Many of you know exactly what I mean, but for those of you shaking your head and wondering exactly what the hell I'm talking about, you obviously missed the title. Yes, I'm talking about the article about Jahi McMath in The New Yorker magazine titled "What Does it Mean to Die". In case you haven't read it, click the link, read it, and then come back.
No seriously, go read it. Yeah yeah yeah, I know it's long! JUST READ IT.
If you're anything like me, the first thing you noticed was the pictures. There aren't many, but there is one very-obviously-posed picture of Jahi looking quite bloated though peaceful in her bed covered by an "I believe in Miracles" blanket, her mother leaning in talking to her, her step-father looking on and smiling, and her little sister peering in through the doorway.
Give me a break.
Much more striking than how Jahi looks is the overriding racial overtones that are pervasive throughout. The article starts with this little tidbit from Jahi's mother Nailah in the fourth paragraph:
Is any of this true? I wasn't there, so I can neither prove nor disprove these allegations. However, the procedure was performed at a world-class children's hospital (in a city that has a larger black population than white), not a run-of-the-mill facility or some rural clinic. I obviously can't disprove it, but I find it all but impossible to believe. And of course the doctors and hospital in question cannot defend themselves due to privacy laws.
The article goes on to explain how Nailah failed to understand how Jahi could be pronounced dead even though "her skin was still warm and soft and she occasionally moved her arms, ankles, and hips". This was doubtless explained to the family dozens of times both in the immediate aftermath and in the ensuing four years. I've written about it here multiple times, though I have a strong suspicion they haven't read it. Maybe they should.
Anyway, the article then delves back into thinly veiled racism with this passage:
Probably not surprisingly, Dr. Williams remembers the conversation differently (though her contradiction is not further explained in the article). Unfortunately it gets even worse in the very next paragraph:
Sigh. I nearly put the article down and stopped reading at this point, because the slant was plainly obvious. However, Jahi's story was not about race, it was about a little girl who suffered a horrible post-operative complication and died. It was never about race until they made it about race.
The next portion of the article is a retelling of the legal struggles Nailah went through and how she eventually got Jahi out of California to New Jersey, where she remains to this day. It isn't until over 3000 words later that we finally get into the heart of the issue - what it means to die (you know, the title of the damned article). The author goes into the history of how brain death criteria came into being, and she unfortunately delves into the seemingly true (yet demonstrably false) assumption that brain death was somehow invented in order to facilitate organ transplantation.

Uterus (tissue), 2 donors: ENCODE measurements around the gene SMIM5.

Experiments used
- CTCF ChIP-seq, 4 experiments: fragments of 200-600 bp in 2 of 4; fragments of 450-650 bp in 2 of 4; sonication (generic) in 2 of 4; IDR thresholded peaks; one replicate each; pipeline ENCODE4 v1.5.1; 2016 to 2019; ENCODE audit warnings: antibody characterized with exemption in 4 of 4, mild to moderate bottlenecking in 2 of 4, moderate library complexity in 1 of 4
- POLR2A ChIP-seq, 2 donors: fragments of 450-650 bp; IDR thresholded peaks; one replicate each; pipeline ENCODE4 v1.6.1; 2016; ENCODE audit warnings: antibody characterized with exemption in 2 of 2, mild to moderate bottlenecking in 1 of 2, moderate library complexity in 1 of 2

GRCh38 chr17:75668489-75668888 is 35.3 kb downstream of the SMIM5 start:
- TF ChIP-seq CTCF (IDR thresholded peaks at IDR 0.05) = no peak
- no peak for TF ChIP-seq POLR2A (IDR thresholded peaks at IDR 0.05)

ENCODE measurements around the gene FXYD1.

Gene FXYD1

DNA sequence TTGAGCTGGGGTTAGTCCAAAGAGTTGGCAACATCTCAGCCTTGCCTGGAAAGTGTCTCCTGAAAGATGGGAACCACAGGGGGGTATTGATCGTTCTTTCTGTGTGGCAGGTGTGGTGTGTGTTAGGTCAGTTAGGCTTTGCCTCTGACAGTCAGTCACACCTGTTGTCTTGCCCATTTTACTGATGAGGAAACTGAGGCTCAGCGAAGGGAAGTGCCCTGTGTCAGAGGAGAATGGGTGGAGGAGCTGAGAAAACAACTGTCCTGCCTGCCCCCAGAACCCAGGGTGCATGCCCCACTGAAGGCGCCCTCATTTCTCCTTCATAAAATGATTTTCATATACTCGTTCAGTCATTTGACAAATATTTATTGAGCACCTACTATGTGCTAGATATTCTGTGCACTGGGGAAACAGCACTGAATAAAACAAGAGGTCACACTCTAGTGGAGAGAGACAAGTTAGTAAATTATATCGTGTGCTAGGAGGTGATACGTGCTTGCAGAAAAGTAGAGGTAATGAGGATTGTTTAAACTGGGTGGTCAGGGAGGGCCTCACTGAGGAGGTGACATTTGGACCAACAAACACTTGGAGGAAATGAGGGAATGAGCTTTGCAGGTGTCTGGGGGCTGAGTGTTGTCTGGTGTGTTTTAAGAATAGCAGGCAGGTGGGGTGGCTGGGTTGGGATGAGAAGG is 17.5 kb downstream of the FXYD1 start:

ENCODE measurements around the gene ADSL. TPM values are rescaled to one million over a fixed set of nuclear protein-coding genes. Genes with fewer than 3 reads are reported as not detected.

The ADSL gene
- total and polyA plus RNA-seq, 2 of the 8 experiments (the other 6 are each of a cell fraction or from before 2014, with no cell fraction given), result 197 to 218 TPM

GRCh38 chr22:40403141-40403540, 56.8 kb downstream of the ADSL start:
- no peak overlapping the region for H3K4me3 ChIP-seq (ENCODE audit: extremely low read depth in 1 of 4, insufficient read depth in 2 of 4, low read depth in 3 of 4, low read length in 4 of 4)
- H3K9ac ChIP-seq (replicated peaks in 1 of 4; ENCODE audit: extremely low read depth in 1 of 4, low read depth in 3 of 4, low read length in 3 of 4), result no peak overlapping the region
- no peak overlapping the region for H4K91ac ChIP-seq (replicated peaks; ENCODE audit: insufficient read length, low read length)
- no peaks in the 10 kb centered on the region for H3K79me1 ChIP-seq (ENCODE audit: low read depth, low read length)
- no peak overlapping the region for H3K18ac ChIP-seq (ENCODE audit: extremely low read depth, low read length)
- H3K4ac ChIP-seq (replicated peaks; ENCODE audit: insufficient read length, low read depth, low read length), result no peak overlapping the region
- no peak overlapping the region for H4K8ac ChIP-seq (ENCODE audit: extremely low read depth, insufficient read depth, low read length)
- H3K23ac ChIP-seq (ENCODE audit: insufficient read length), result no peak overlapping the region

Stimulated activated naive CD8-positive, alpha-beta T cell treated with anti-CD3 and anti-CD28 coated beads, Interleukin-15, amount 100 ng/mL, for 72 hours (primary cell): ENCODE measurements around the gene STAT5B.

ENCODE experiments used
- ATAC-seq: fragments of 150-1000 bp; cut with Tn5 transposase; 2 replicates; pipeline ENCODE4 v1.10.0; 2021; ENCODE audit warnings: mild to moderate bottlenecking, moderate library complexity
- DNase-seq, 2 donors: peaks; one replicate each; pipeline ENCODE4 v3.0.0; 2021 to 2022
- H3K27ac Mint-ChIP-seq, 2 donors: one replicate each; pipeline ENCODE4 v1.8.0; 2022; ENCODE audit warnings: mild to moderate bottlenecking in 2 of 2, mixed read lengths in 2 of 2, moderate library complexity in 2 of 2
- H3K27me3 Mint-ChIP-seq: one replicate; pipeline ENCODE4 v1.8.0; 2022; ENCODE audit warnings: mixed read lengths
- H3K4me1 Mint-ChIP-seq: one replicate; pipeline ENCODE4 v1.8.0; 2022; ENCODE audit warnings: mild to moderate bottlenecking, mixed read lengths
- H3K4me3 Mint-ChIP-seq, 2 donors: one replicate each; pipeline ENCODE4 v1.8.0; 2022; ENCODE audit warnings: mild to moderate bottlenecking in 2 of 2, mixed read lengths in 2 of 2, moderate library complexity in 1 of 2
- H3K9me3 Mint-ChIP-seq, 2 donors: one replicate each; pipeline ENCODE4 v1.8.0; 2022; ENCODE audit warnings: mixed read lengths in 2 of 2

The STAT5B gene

It would have taken the author 0.211 seconds (I timed it) to find an article from the Journal of Medical Ethics written by Dr. Calixto Machado (a name that should sound strikingly familiar to anyone who knows Jahi's case and who is mentioned later in the article) in 2007 that directly refutes this point. The title is rather unambiguous: "The concept of brain death did not evolve to benefit organ transplants", and the main point is summarised quite concisely in the introduction:
It is commonly believed that the concept of brain death (BD) evolved to benefit organ transplantation. Nonetheless, a historical approach to this issue will demonstrate that both had an entirely separate origin. Organ transplantation was developed thanks to technical advances in surgery and immunosuppressive treatment. Meanwhile, the BD concept was developed thanks to the development of intensive care techniques.Later the article explains how Jahi has supposedly developed the ability to move her hand and foot in response to verbal commands. This claim is based on a series of videos that have been corroborated by exactly no one, yet they somehow have convinced neurologist Alan Shewmon to declare that she no longer meets brain death criteria. What the article fails to mention is that Jahi had brainstem auditory evoked potentials performed back in September of 2014, which revealed that there was no auditory pathway, making it therefore an anatomic impossibility for her to hear anything. She simply has no neural pathways that can allow her to hear the commands to which she is supposedly responding. This hearkens back to the Terry Shiavo case, where her parents insisted that she could see them and respond to them, but an autopsy later revealed that her visual cortex had been destroyed, rendering her completely blind.
Just like with Jahi, Terri's parents had "video evidence". Just like with Jahi, Terri's parents believed that Terri was interacting with them. And just like with Jahi, Terri's parents were wrong. What you can't see in Jahi's video clips (but can with Terri's) is the presumably hours and hours of footage it took for Nailah to get these cherry-picked video clips. I have no doubt that Nailah saw Jahi twitching her hand and foot and recorded as much footage as she needed to get exactly what she wanted. There is an excellent explanation here about why we have no reason to believe these videos.
However, the part of the article that caused me to groan the most was this:
Of all the things that have never ever happened, this never happened the most.